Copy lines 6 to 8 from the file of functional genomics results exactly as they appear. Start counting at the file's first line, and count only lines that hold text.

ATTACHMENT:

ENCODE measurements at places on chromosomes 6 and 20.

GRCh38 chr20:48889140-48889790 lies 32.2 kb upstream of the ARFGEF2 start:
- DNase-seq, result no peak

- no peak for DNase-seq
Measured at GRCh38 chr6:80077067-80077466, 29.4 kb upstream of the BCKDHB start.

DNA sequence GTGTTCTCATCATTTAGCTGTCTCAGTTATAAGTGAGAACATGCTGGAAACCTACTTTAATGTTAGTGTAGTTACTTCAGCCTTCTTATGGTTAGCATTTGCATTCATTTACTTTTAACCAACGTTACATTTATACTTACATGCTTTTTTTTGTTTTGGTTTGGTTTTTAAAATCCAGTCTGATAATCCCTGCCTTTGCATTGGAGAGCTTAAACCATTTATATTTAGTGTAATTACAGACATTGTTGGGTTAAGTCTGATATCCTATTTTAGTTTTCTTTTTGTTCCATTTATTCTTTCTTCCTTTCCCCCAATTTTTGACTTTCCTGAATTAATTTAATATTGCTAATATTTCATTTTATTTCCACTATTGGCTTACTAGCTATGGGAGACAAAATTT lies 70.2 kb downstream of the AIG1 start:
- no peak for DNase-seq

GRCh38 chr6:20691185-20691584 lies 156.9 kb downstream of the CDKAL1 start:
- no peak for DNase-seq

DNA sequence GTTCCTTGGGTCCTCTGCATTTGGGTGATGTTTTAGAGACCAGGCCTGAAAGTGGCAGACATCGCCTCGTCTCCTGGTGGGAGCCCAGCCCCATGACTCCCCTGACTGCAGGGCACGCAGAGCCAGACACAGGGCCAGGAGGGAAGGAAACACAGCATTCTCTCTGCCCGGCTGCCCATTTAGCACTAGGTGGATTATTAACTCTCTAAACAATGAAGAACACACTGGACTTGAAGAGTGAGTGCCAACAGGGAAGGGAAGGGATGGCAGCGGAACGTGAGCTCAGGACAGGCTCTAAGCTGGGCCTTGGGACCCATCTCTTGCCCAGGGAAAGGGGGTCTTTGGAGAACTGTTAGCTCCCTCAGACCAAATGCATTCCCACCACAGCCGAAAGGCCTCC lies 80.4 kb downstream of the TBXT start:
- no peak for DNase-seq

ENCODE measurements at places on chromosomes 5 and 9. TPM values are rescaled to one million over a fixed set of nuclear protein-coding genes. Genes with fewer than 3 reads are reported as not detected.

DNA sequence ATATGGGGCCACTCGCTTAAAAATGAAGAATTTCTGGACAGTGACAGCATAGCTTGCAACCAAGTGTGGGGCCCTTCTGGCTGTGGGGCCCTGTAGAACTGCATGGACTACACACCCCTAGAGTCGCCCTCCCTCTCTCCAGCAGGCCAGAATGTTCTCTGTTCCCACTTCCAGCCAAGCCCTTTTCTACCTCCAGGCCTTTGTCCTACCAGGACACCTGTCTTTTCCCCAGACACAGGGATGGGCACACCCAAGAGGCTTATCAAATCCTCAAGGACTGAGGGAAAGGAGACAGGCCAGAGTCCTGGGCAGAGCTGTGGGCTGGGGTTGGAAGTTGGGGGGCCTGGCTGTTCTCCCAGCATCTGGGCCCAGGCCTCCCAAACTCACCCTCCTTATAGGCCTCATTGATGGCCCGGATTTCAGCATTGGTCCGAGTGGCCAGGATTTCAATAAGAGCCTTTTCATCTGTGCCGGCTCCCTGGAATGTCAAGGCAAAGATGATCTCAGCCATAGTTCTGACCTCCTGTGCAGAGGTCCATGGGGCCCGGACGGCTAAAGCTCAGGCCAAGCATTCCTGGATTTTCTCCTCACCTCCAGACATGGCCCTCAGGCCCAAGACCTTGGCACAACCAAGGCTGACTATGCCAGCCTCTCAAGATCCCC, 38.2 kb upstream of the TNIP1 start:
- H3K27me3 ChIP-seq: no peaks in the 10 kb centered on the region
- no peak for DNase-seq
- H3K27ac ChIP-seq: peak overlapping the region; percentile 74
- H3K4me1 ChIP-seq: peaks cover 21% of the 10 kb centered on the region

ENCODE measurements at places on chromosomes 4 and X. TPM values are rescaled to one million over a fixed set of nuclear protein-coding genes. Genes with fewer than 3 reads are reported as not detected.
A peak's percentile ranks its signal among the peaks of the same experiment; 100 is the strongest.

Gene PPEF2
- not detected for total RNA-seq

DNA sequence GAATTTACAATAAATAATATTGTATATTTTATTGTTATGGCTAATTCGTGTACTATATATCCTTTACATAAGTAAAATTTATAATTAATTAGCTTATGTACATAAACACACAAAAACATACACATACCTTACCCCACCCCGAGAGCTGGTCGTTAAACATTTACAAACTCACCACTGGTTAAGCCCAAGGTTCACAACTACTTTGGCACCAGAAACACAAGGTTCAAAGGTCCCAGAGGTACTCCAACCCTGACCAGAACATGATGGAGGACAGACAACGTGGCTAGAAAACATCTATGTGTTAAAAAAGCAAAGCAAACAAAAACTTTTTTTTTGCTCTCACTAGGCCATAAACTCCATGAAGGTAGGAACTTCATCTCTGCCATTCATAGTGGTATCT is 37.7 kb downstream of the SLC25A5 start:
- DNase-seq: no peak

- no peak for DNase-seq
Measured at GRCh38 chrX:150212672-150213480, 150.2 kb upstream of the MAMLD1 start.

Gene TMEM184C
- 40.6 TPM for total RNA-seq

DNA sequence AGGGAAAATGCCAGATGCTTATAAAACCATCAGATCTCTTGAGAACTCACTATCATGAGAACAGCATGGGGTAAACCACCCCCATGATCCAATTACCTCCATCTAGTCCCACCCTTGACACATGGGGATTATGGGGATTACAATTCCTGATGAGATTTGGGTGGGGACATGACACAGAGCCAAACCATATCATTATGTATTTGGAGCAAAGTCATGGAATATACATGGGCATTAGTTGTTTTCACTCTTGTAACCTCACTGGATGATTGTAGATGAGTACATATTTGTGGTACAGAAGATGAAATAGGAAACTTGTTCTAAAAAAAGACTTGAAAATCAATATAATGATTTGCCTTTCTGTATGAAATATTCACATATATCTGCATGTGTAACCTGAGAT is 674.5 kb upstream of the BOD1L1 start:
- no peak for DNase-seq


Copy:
DNA sequence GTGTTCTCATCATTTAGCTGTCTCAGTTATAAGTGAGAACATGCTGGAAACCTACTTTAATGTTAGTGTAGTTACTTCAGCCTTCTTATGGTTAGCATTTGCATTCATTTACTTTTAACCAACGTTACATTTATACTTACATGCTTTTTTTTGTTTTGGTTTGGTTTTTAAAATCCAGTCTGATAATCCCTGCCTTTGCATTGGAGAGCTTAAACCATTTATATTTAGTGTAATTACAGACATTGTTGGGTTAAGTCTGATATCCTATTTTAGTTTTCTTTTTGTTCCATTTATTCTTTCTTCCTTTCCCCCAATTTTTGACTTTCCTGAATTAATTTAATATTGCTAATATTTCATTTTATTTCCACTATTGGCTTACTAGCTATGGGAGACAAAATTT lies 70.2 kb downstream of the AIG1 start:
- no peak for DNase-seq

GRCh38 chr6:20691185-20691584 lies 156.9 kb downstream of the CDKAL1 start: